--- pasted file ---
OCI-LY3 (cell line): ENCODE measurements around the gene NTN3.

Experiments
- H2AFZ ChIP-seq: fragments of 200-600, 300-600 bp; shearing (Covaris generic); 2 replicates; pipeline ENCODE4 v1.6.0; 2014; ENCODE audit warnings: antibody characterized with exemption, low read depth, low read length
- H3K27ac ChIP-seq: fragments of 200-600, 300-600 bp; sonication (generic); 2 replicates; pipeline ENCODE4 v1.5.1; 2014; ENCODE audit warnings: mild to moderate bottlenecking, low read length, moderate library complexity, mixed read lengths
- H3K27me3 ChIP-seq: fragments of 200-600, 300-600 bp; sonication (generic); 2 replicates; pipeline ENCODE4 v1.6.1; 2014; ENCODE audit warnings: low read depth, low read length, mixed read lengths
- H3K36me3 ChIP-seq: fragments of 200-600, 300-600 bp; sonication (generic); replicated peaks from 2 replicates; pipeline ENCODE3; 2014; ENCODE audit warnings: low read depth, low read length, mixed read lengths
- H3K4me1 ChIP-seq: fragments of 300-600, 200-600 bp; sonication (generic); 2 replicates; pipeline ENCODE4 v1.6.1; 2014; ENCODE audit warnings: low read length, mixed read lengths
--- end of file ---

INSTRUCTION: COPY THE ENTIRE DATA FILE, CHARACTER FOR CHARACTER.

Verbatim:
OCI-LY3 (cell line): ENCODE measurements around the gene NTN3.

Experiments
- H2AFZ ChIP-seq: fragments of 200-600, 300-600 bp; shearing (Covaris generic); 2 replicates; pipeline ENCODE4 v1.6.0; 2014; ENCODE audit warnings: antibody characterized with exemption, low read depth, low read length
- H3K27ac ChIP-seq: fragments of 200-600, 300-600 bp; sonication (generic); 2 replicates; pipeline ENCODE4 v1.5.1; 2014; ENCODE audit warnings: mild to moderate bottlenecking, low read length, moderate library complexity, mixed read lengths
- H3K27me3 ChIP-seq: fragments of 200-600, 300-600 bp; sonication (generic); 2 replicates; pipeline ENCODE4 v1.6.1; 2014; ENCODE audit warnings: low read depth, low read length, mixed read lengths
- H3K36me3 ChIP-seq: fragments of 200-600, 300-600 bp; sonication (generic); replicated peaks from 2 replicates; pipeline ENCODE3; 2014; ENCODE audit warnings: low read depth, low read length, mixed read lengths
- H3K4me1 ChIP-seq: fragments of 300-600, 200-600 bp; sonication (generic); 2 replicates; pipeline ENCODE4 v1.6.1; 2014; ENCODE audit warnings: low read length, mixed read lengths